Metastasis is a multistep process in which amoeboid chemotaxis plays a key role in the movement of tumor cells into and out of vessels. On a molecular level, much of what is known about amoeboid chemotaxis has been learned through work with Dictyostelium discoideum, a lower eukaryotic amoeboid phagocyte. One of the first and most crucial events to occur in the actin cytoskeleton following chemotactic stimulation is activation of actin nucleation. This is followed by incorporation of specific actin cross-linking proteins into the cytoskeleton, proteins which are implicated in the extension of pseudopods and filopods. Together, these events have been termed the Cortical Expansion Model for amoeboid chemotaxis. Detailed biochemical analysis has implicated a new actin-capping protein and has shown that one of the cross-linking proteins is Elongation Factor 1a, suggesting a link between chemotaxis and growth control. Preliminary data from parallel studies on neoplastic cells are presented.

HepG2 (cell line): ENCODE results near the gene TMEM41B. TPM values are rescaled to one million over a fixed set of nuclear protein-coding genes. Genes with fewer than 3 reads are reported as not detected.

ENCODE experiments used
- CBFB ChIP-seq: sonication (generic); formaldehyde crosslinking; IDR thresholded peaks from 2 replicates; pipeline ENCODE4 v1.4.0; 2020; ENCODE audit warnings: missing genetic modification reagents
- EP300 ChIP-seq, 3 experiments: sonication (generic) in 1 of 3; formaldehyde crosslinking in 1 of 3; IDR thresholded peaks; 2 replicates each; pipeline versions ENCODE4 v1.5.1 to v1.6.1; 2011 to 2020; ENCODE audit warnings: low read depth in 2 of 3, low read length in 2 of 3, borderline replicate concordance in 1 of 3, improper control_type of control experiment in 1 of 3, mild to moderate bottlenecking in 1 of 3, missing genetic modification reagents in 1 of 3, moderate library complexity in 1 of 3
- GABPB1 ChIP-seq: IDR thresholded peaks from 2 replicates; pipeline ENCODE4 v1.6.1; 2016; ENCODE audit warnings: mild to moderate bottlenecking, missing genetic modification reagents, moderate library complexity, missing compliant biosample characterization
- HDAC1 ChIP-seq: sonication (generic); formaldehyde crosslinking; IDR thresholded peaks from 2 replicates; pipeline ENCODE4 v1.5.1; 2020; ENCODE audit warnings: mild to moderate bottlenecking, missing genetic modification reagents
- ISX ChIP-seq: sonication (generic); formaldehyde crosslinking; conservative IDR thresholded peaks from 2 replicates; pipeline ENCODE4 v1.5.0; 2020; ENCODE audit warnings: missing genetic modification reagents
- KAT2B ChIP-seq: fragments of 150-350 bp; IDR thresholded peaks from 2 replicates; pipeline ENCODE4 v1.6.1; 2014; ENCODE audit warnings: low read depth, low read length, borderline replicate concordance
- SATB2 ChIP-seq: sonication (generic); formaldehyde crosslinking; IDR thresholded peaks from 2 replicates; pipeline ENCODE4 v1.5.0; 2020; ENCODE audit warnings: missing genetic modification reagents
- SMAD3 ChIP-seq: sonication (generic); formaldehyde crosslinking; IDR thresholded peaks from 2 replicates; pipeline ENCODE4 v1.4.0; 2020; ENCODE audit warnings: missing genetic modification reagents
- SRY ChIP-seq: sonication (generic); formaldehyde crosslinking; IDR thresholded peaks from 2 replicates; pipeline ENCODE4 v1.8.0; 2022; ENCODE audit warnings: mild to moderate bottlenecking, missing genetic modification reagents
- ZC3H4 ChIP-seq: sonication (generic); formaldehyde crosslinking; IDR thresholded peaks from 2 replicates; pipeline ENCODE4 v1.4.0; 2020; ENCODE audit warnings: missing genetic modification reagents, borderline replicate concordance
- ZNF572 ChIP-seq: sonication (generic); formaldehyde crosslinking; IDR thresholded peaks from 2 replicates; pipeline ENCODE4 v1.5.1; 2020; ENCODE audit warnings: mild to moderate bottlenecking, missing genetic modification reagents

|Original language||English (US)|
|Number of pages||16|
|State||Published - 1991|
ASJC Scopus subject areas